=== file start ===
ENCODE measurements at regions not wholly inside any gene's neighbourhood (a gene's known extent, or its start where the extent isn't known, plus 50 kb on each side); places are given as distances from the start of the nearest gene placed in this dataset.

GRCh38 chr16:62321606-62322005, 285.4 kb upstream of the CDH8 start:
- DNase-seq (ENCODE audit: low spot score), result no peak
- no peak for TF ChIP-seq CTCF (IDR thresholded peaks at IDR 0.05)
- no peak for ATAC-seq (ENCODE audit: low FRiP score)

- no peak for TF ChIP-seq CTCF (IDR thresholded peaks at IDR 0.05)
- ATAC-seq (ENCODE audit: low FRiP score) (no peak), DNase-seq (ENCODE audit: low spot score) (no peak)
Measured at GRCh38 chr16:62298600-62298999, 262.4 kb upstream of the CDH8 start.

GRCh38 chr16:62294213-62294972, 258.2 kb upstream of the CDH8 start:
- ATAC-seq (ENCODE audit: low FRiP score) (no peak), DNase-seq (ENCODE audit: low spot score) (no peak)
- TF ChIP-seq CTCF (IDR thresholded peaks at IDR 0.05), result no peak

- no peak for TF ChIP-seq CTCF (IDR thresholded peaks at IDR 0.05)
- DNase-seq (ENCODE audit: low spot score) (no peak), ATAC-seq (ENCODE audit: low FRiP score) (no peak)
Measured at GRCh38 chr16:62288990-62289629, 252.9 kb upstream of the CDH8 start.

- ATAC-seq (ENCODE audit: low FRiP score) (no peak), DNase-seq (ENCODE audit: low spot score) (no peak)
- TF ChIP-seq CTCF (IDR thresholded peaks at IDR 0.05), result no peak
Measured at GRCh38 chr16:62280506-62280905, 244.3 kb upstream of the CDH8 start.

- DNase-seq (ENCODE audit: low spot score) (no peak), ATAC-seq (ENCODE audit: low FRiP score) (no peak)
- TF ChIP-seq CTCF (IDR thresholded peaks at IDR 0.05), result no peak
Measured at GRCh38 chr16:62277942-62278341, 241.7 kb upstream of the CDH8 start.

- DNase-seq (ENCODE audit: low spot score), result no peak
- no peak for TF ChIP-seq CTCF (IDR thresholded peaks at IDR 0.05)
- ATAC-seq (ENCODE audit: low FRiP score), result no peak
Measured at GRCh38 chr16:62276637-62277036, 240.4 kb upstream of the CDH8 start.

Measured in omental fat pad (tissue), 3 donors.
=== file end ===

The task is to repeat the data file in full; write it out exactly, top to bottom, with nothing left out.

ENCODE measurements at regions not wholly inside any gene's neighbourhood (a gene's known extent, or its start where the extent isn't known, plus 50 kb on each side); places are given as distances from the start of the nearest gene placed in this dataset.

GRCh38 chr16:62321606-62322005, 285.4 kb upstream of the CDH8 start:
- DNase-seq (ENCODE audit: low spot score), result no peak
- no peak for TF ChIP-seq CTCF (IDR thresholded peaks at IDR 0.05)
- no peak for ATAC-seq (ENCODE audit: low FRiP score)

- no peak for TF ChIP-seq CTCF (IDR thresholded peaks at IDR 0.05)
- ATAC-seq (ENCODE audit: low FRiP score) (no peak), DNase-seq (ENCODE audit: low spot score) (no peak)
Measured at GRCh38 chr16:62298600-62298999, 262.4 kb upstream of the CDH8 start.

GRCh38 chr16:62294213-62294972, 258.2 kb upstream of the CDH8 start:
- ATAC-seq (ENCODE audit: low FRiP score) (no peak), DNase-seq (ENCODE audit: low spot score) (no peak)
- TF ChIP-seq CTCF (IDR thresholded peaks at IDR 0.05), result no peak

- no peak for TF ChIP-seq CTCF (IDR thresholded peaks at IDR 0.05)
- DNase-seq (ENCODE audit: low spot score) (no peak), ATAC-seq (ENCODE audit: low FRiP score) (no peak)
Measured at GRCh38 chr16:62288990-62289629, 252.9 kb upstream of the CDH8 start.

- ATAC-seq (ENCODE audit: low FRiP score) (no peak), DNase-seq (ENCODE audit: low spot score) (no peak)
- TF ChIP-seq CTCF (IDR thresholded peaks at IDR 0.05), result no peak
Measured at GRCh38 chr16:62280506-62280905, 244.3 kb upstream of the CDH8 start.

- DNase-seq (ENCODE audit: low spot score) (no peak), ATAC-seq (ENCODE audit: low FRiP score) (no peak)
- TF ChIP-seq CTCF (IDR thresholded peaks at IDR 0.05), result no peak
Measured at GRCh38 chr16:62277942-62278341, 241.7 kb upstream of the CDH8 start.

- DNase-seq (ENCODE audit: low spot score), result no peak
- no peak for TF ChIP-seq CTCF (IDR thresholded peaks at IDR 0.05)
- ATAC-seq (ENCODE audit: low FRiP score), result no peak
Measured at GRCh38 chr16:62276637-62277036, 240.4 kb upstream of the CDH8 start.

Measured in omental fat pad (tissue), 3 donors.